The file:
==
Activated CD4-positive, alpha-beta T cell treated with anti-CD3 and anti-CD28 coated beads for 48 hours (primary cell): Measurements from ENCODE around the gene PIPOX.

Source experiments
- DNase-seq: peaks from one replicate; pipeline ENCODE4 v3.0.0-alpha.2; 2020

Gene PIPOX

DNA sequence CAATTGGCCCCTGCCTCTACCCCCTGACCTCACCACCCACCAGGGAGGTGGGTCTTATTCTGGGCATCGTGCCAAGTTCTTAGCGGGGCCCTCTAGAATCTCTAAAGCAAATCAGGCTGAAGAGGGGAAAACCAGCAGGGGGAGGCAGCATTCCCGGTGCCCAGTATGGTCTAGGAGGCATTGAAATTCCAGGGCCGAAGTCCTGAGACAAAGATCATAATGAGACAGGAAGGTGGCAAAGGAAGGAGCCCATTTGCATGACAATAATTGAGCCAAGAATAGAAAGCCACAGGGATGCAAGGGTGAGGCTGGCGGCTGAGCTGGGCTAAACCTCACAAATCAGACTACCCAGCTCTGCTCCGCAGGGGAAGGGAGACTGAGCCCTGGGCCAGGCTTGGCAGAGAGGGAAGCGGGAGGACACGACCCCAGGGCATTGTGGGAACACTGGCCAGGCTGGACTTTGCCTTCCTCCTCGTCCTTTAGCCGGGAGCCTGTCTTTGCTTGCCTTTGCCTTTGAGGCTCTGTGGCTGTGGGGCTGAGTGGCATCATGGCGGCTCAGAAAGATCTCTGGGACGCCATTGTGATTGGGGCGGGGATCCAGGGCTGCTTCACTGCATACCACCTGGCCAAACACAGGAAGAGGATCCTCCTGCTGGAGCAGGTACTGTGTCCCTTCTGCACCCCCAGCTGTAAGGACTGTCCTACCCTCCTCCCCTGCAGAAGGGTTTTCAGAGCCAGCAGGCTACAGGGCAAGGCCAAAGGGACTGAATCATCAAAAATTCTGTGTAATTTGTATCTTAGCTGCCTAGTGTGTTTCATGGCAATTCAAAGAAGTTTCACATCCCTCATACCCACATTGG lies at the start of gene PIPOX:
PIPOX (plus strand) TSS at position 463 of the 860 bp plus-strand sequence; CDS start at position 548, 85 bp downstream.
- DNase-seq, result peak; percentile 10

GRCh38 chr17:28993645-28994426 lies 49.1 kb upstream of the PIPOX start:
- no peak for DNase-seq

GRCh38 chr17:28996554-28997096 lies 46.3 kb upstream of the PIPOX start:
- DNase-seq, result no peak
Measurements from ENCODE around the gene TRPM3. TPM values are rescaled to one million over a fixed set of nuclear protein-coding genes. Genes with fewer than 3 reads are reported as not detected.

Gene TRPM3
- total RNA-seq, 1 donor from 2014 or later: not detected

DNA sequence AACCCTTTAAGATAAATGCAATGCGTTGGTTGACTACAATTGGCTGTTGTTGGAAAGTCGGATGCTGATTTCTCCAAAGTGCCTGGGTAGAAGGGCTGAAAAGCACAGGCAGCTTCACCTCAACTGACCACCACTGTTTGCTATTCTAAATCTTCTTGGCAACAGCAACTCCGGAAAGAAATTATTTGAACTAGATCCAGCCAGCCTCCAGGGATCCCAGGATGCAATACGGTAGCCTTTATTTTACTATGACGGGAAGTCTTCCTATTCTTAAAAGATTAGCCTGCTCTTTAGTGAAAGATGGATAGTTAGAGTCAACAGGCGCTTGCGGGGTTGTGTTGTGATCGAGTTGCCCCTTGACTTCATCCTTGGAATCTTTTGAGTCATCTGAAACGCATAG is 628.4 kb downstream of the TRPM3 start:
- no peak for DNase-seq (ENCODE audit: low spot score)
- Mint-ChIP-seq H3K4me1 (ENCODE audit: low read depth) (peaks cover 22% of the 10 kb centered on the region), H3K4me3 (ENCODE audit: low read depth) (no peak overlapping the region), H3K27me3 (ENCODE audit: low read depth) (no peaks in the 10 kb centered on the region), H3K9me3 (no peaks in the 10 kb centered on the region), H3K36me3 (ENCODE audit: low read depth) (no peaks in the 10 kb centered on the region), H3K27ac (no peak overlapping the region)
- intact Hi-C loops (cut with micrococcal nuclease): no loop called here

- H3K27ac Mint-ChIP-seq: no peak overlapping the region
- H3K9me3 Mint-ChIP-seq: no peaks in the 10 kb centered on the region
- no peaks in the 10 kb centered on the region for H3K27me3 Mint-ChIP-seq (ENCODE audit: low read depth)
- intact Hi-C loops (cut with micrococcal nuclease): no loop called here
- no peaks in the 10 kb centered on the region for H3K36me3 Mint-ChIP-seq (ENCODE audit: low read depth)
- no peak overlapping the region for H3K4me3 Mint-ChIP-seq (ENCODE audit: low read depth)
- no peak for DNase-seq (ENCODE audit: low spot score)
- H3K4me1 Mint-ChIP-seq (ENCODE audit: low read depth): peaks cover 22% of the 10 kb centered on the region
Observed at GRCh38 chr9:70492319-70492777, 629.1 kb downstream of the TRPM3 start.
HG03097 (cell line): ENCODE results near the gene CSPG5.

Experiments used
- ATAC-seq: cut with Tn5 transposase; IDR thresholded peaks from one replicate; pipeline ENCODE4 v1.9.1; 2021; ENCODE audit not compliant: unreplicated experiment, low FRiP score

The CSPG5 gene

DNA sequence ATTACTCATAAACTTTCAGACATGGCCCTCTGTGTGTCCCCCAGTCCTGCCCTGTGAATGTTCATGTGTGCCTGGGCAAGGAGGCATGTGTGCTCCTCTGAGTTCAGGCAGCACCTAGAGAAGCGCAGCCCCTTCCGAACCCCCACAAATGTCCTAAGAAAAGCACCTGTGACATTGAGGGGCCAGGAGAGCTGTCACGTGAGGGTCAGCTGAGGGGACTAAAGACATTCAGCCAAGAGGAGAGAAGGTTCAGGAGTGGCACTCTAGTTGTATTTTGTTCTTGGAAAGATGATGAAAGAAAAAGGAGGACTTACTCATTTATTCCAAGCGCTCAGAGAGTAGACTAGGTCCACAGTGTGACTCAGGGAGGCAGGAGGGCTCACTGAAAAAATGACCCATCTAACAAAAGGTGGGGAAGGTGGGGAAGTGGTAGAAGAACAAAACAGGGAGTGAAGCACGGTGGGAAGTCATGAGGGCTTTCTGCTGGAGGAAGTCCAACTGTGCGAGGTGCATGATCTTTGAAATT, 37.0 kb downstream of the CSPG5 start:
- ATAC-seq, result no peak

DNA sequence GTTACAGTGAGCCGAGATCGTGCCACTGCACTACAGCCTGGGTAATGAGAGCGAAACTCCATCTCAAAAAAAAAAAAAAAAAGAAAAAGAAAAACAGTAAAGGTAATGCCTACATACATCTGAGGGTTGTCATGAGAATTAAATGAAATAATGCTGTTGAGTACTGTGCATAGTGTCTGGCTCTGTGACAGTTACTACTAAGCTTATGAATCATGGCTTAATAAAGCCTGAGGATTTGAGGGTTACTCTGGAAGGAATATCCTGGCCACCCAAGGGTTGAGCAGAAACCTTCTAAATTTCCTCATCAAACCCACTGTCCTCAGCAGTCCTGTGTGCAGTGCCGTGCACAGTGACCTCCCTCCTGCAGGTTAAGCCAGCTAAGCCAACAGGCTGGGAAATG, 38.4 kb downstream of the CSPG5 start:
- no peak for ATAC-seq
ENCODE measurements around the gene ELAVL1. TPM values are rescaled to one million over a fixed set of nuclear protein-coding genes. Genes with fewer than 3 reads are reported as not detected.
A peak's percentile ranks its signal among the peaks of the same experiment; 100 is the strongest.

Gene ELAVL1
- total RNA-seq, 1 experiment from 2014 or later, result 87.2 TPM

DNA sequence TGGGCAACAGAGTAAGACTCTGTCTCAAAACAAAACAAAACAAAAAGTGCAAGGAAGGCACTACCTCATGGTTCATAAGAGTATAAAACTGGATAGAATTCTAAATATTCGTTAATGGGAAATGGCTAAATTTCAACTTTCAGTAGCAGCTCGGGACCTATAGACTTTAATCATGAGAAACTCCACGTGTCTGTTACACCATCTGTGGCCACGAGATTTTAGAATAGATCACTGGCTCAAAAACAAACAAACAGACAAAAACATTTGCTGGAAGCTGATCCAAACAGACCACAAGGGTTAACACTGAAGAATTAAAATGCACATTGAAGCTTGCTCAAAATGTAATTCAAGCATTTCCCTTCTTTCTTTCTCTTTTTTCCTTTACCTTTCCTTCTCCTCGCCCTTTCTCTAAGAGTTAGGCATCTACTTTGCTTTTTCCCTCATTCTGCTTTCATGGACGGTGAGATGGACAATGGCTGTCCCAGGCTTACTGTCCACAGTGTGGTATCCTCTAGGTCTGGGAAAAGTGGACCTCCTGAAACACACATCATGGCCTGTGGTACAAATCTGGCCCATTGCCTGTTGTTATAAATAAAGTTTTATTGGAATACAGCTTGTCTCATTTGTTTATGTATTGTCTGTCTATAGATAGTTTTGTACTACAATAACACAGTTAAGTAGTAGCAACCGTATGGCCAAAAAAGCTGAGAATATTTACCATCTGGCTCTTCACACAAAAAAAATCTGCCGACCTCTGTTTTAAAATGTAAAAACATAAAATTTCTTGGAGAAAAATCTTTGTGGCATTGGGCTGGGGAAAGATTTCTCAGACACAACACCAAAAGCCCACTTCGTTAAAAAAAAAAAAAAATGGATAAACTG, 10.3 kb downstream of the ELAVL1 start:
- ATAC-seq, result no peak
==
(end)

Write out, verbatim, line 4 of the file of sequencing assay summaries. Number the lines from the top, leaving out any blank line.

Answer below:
Gene PIPOX